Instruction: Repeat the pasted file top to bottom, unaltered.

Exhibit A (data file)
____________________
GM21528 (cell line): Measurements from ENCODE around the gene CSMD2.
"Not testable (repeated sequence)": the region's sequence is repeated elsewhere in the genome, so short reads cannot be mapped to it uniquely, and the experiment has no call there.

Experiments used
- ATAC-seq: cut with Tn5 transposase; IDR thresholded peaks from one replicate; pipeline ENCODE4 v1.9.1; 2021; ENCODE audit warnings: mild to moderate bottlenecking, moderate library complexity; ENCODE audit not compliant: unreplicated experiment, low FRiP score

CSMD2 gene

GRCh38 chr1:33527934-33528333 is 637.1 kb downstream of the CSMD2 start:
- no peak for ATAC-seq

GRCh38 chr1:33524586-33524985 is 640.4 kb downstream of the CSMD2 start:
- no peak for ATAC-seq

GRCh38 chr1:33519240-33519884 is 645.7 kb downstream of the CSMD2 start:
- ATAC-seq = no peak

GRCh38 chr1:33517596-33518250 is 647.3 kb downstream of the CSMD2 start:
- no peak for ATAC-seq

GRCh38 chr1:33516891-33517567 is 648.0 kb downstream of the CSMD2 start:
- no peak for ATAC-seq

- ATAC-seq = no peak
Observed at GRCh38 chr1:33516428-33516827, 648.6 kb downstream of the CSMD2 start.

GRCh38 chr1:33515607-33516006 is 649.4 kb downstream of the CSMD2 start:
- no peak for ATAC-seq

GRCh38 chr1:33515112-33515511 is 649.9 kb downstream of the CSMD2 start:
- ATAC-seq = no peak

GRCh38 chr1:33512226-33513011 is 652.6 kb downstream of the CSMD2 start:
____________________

GM21528 (cell line): Measurements from ENCODE around the gene CSMD2.
"Not testable (repeated sequence)": the region's sequence is repeated elsewhere in the genome, so short reads cannot be mapped to it uniquely, and the experiment has no call there.

Experiments used
- ATAC-seq: cut with Tn5 transposase; IDR thresholded peaks from one replicate; pipeline ENCODE4 v1.9.1; 2021; ENCODE audit warnings: mild to moderate bottlenecking, moderate library complexity; ENCODE audit not compliant: unreplicated experiment, low FRiP score

CSMD2 gene

GRCh38 chr1:33527934-33528333 is 637.1 kb downstream of the CSMD2 start:
- no peak for ATAC-seq

GRCh38 chr1:33524586-33524985 is 640.4 kb downstream of the CSMD2 start:
- no peak for ATAC-seq

GRCh38 chr1:33519240-33519884 is 645.7 kb downstream of the CSMD2 start:
- ATAC-seq = no peak

GRCh38 chr1:33517596-33518250 is 647.3 kb downstream of the CSMD2 start:
- no peak for ATAC-seq

GRCh38 chr1:33516891-33517567 is 648.0 kb downstream of the CSMD2 start:
- no peak for ATAC-seq

- ATAC-seq = no peak
Observed at GRCh38 chr1:33516428-33516827, 648.6 kb downstream of the CSMD2 start.

GRCh38 chr1:33515607-33516006 is 649.4 kb downstream of the CSMD2 start:
- no peak for ATAC-seq

GRCh38 chr1:33515112-33515511 is 649.9 kb downstream of the CSMD2 start:
- ATAC-seq = no peak

GRCh38 chr1:33512226-33513011 is 652.6 kb downstream of the CSMD2 start: